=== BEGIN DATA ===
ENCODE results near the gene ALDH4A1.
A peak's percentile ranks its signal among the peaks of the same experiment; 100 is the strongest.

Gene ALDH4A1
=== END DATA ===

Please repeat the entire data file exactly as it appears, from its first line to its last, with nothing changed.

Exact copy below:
ENCODE results near the gene ALDH4A1.
A peak's percentile ranks its signal among the peaks of the same experiment; 100 is the strongest.

Gene ALDH4A1